Biography of Rev. Robert McGill Loughridge, D. D.

According to the record of our family bible, and the testimony of my parents, I was born at Lawrenceville, South Carolina, December 24, 1809. My parents were of Scotch-Irish descent, and were members of the Presbyterian Church, in good standing until death. My earliest recollection dates back to an accidental burn on my cheek, when I was about two years old.

My parents were anxious to have their children educated, and availed themselves of every opportunity of sending us to school. When fourteen years of age my parents moved to St. Clair County, Alabama, where for seven years I and my brothers worked on the farm, having the benefit of schools occasionally. When twenty-one years of age I was engaged as assistant teacher, for several months, in Dr. Beebe’s school, at Mesopotamia, Greene County, Alabama. I professed religion in my twenty-second year, and united with the Presbyterian church, under Rev. John H. Gray, D. D. Feeling divinely called to preach the gospel, I immediately commenced the study of Latin and Greek, under my pastor, to prepare for the solemn calling; afterwards I attended the Mesopotamia Academy, Eutaw, Alabama, for four years, in preparing for college. I entered the sophomore class in Miami University, at Oxford, Ohio, and after three years, having taken the full course, was graduated in 1837, receiving the honorary degree of Bachelor of Arts.

After a few weeks at home I entered the Theological Seminary, at Princeton, New Jersey, where I remained one year only; and, on account of the death of my father, I returned home and continued my theological studies for two years, under my old pastor, Rev. J. H. Gray, D. D. I was licensed to preach by the presbytery at Tuscaloosa, synod of Alabama, at Eutaw, April 9, 1841.

In accordance with a call from the three vacant churches of Oxford, Paynesville and Elizabeth, in Alabama, I preached six months; then being appointed by the Presbyterian board for foreign missions to visit the Creek Indians, west of Arkansas, to inquire whether they would be willing to have preaching and a mission school among them, I set out on horse-back, November 2, 1841, from Eutaw, Alabama, and, after a ride of about six hundred miles, I met the chiefs of the Muskogee Nation, and laid the matter before them. Having to wait about three weeks for the council to meet to consider my proposition, I improved the time in visiting several parts of the nation; everywhere there was evidence of the most deplorable state of society; “darkness covered the nation, and gross darkness the people;” there was not a missionary in the whole country, and the few natives who kept up the semblance of public worship, occasionally, were miserably ignorant. There was not an institution of learning in all the land, except a little government school, pretended to be taught by a bad man, who was afterwards proved to be a counterfeiter. When the council met they gave me to understand that they wanted no preaching, because it broke up their old customs, their busks, ball-plays and dances; but they wanted me to come and establish a school; I informed them that I was a preacher, and unless I was permitted to preach to the people I would not come among them. After long consultation, they finally proposed that if I would establish a school I might preach at the school-house, but nowhere else; after considerable hesitancy I agreed to these terms; and mounting my horse I returned to Alabama, as I came, to prepare to move out. After some delay in getting ready, I returned by steamer, and arrived, with my young wife, in the nation, at the Verdigris landing, February 5, 1843.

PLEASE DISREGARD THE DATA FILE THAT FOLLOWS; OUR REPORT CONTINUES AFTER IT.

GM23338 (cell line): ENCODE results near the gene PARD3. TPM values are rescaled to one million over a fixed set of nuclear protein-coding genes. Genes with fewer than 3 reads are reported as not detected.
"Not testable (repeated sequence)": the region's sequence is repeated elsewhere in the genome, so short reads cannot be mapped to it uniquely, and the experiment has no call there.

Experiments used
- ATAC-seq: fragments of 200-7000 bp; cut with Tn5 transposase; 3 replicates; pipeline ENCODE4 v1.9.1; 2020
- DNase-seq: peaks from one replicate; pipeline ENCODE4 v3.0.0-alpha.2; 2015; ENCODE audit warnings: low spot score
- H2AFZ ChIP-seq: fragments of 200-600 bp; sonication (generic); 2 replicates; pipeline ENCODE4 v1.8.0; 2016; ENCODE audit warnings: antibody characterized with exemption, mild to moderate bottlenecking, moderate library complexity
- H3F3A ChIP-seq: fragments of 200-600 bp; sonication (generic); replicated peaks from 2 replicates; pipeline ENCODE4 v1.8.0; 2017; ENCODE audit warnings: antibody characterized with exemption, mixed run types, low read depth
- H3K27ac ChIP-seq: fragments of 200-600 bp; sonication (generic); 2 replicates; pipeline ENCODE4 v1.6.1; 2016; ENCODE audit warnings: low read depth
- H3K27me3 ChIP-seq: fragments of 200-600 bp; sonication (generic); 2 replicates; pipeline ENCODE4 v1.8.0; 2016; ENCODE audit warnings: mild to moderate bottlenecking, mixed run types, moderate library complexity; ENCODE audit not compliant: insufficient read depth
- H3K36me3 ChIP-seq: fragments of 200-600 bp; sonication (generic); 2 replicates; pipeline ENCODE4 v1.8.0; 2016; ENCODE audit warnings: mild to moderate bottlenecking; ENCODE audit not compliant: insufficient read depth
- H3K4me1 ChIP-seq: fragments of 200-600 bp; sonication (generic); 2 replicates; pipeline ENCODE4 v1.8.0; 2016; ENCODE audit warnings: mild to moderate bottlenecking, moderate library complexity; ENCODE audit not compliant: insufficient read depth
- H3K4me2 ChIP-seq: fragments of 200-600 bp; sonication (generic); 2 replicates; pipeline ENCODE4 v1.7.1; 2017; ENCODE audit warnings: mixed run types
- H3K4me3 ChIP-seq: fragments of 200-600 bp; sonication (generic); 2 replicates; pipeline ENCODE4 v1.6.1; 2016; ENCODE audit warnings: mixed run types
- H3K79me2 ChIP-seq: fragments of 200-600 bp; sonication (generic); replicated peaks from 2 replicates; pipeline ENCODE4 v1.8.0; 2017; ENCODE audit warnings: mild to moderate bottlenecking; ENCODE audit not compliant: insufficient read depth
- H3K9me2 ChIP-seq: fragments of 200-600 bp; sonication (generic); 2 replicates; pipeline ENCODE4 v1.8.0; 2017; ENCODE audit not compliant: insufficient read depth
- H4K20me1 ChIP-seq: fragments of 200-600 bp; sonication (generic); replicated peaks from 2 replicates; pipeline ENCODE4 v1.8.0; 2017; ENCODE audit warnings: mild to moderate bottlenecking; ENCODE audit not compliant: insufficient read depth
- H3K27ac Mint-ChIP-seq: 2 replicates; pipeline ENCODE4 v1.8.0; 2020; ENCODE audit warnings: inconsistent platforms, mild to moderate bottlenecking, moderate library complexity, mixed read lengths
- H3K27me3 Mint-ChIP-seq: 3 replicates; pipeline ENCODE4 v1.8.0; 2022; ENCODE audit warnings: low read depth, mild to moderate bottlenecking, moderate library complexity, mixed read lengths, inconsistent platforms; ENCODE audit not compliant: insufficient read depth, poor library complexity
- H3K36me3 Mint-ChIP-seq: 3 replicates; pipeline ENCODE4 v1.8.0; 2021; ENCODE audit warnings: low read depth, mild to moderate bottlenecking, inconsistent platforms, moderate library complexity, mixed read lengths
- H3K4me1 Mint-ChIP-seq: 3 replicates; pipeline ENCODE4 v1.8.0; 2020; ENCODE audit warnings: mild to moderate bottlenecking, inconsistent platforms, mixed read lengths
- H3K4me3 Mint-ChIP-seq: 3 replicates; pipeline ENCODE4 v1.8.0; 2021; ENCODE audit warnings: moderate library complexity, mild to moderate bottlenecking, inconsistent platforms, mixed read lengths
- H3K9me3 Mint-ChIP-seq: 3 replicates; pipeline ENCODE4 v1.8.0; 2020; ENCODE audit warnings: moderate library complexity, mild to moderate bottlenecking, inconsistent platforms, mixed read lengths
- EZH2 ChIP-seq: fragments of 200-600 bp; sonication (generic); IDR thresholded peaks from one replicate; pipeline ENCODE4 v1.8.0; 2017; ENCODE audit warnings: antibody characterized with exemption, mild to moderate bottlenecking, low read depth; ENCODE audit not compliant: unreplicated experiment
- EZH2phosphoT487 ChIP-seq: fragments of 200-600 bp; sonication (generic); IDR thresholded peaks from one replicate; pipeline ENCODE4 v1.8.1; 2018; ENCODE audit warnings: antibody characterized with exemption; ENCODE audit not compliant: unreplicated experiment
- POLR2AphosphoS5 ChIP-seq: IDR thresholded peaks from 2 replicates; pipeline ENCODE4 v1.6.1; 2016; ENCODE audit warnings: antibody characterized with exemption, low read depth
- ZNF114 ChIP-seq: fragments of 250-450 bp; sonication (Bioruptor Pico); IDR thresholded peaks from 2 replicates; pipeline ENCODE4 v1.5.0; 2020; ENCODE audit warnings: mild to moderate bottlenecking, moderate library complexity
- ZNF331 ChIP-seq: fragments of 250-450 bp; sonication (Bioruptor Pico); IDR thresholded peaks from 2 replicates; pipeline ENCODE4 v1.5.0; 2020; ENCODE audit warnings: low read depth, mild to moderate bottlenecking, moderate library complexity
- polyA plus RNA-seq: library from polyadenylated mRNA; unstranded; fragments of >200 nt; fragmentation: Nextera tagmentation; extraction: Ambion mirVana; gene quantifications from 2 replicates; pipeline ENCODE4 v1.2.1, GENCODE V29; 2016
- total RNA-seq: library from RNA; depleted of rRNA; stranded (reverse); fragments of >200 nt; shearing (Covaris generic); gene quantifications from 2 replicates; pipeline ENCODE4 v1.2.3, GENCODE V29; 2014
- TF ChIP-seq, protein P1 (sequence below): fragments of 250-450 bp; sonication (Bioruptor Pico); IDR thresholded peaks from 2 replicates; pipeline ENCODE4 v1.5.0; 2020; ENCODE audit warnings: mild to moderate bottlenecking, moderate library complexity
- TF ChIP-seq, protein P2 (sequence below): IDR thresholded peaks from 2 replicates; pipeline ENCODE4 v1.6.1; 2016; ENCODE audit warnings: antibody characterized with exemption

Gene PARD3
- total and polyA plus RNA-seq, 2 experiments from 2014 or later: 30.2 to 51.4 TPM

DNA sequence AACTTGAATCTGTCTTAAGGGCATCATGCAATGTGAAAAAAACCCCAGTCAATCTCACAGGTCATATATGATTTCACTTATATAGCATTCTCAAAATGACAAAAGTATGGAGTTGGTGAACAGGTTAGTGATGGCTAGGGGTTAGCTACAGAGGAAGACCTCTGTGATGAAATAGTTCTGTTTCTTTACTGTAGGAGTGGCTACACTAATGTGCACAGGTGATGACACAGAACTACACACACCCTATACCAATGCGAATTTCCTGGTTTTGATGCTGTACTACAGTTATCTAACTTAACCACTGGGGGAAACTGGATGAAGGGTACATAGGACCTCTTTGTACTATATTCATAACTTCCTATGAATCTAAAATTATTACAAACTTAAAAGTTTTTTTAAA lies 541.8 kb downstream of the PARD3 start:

After a few days of observation I purchased a horse and saddle, and started out to find the most appropriate place for the mission school; at the suggestion of the principal chief it was located in the Coweta Town, and called the “Coweta Mission,” situated one and one-half miles east of the Arkansas River, and twenty-five miles southwest of Fort Gibson. Very soon a cabin was built for school and church purposes, and the people notified to attend church, and to send their children to school; fifteen or twenty children were enrolled, and my wife, an experienced and well-qualified teacher, commenced the school; only a few of the neighbors were disposed to attend preaching.

The outlook was truly discouraging, and was literally “a day of small things;” the people were very friendly, but shy, and seemed afraid to attend preaching. During the following year we built a large, hewed-log house, and at the urgent request of some persons living at a distance we received eight or ten children, boys and girls, to live with us to attend school; this was the beginning of our system of manual labor boarding schools, which has proved itself to be the most effectual means of civilizing and Christianizing the Indian youth; indeed, it is the best of all classes. Gradually, the number of boarding scholars was increased until we had forty; and the people becoming more interested in religious exercises attended preaching more regularly, so that a number became converted, and in about two years we had the pleasure of organizing a church. As the Seminoles, who speak the same language as the Creeks, were entirely without schools or preaching, the board of foreign missions directed me to visit them and learn whether they were willing to have a mission school among them. Accordingly, in the summer of 1846, I visited them with my interpreter, and found that the majority of their chiefs were quite willing to have schools and preaching among them; this was the opening wedge for that good Christian work done among them afterwards by Revs. J. R. Ramsey and John Lilley. In April, 1847, Hon. Walter Lowrie, secretary of the board of foreign missions, New York, visited the mission, and gave a new impulse to the cause of Christian education by entering into an agreement with the chiefs for the enlargement of the school at Coweta, and the establishment of the Tallahassee Manual Labor School, to accommodate eighty pupils, forty of each sex; these schools are sustained jointly by the Presbyterian Church and the Creek school fund. A large and very convenient brick building, three stories high, 76 x 34, with a good cellar, was erected for the Tallahassee school; the building was admirably arranged, for a boarding school for both sexes; it was located on a beautiful ridge, in the Arkansas district, one and one-half miles north of the Arkansas River. Rev. H. Balentine was sent out by the board to take charge (with other missionaries) of the Coweta Mission, while I was appointed to superintend the Tallahassee school. Accordingly I moved down to Tallahassee to superintend the erection of the building and make other preparations for opening the school. William S. Robertson, A. M., of New York, a graduate of an eastern college, was appointed as principal teacher, and other assistant teachers were sent out by the board.